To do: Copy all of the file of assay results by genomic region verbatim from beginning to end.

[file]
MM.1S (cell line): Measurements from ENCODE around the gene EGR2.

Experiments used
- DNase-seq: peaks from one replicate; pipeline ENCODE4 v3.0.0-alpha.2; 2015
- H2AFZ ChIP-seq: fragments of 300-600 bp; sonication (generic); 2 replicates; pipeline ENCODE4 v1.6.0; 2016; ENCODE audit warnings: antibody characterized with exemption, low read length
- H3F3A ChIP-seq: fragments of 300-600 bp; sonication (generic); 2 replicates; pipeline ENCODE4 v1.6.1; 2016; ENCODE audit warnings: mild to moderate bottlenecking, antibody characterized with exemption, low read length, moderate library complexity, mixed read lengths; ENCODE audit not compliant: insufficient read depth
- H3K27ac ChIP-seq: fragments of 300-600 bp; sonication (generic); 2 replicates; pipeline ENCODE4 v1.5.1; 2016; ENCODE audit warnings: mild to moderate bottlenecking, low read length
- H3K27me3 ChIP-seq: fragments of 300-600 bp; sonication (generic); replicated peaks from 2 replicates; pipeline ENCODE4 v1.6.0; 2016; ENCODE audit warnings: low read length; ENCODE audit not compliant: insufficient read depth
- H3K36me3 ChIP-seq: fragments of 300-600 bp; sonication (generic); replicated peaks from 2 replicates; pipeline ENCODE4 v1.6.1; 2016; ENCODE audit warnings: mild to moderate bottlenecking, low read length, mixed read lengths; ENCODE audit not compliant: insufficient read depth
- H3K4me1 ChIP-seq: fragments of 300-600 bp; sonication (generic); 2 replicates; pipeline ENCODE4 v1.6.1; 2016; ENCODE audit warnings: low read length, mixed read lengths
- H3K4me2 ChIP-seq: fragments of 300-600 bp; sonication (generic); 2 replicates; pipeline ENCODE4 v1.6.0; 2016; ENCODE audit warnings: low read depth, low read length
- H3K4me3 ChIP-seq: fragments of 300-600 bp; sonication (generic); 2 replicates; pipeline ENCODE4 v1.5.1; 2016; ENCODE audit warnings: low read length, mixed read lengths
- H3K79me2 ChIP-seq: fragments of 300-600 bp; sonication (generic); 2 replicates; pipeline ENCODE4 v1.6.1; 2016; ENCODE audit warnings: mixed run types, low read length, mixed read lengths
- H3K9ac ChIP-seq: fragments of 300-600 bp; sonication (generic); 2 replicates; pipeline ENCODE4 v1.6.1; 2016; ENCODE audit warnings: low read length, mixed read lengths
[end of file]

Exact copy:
MM.1S (cell line): Measurements from ENCODE around the gene EGR2.

Experiments used
- DNase-seq: peaks from one replicate; pipeline ENCODE4 v3.0.0-alpha.2; 2015
- H2AFZ ChIP-seq: fragments of 300-600 bp; sonication (generic); 2 replicates; pipeline ENCODE4 v1.6.0; 2016; ENCODE audit warnings: antibody characterized with exemption, low read length
- H3F3A ChIP-seq: fragments of 300-600 bp; sonication (generic); 2 replicates; pipeline ENCODE4 v1.6.1; 2016; ENCODE audit warnings: mild to moderate bottlenecking, antibody characterized with exemption, low read length, moderate library complexity, mixed read lengths; ENCODE audit not compliant: insufficient read depth
- H3K27ac ChIP-seq: fragments of 300-600 bp; sonication (generic); 2 replicates; pipeline ENCODE4 v1.5.1; 2016; ENCODE audit warnings: mild to moderate bottlenecking, low read length
- H3K27me3 ChIP-seq: fragments of 300-600 bp; sonication (generic); replicated peaks from 2 replicates; pipeline ENCODE4 v1.6.0; 2016; ENCODE audit warnings: low read length; ENCODE audit not compliant: insufficient read depth
- H3K36me3 ChIP-seq: fragments of 300-600 bp; sonication (generic); replicated peaks from 2 replicates; pipeline ENCODE4 v1.6.1; 2016; ENCODE audit warnings: mild to moderate bottlenecking, low read length, mixed read lengths; ENCODE audit not compliant: insufficient read depth
- H3K4me1 ChIP-seq: fragments of 300-600 bp; sonication (generic); 2 replicates; pipeline ENCODE4 v1.6.1; 2016; ENCODE audit warnings: low read length, mixed read lengths
- H3K4me2 ChIP-seq: fragments of 300-600 bp; sonication (generic); 2 replicates; pipeline ENCODE4 v1.6.0; 2016; ENCODE audit warnings: low read depth, low read length
- H3K4me3 ChIP-seq: fragments of 300-600 bp; sonication (generic); 2 replicates; pipeline ENCODE4 v1.5.1; 2016; ENCODE audit warnings: low read length, mixed read lengths
- H3K79me2 ChIP-seq: fragments of 300-600 bp; sonication (generic); 2 replicates; pipeline ENCODE4 v1.6.1; 2016; ENCODE audit warnings: mixed run types, low read length, mixed read lengths
- H3K9ac ChIP-seq: fragments of 300-600 bp; sonication (generic); 2 replicates; pipeline ENCODE4 v1.6.1; 2016; ENCODE audit warnings: low read length, mixed read lengths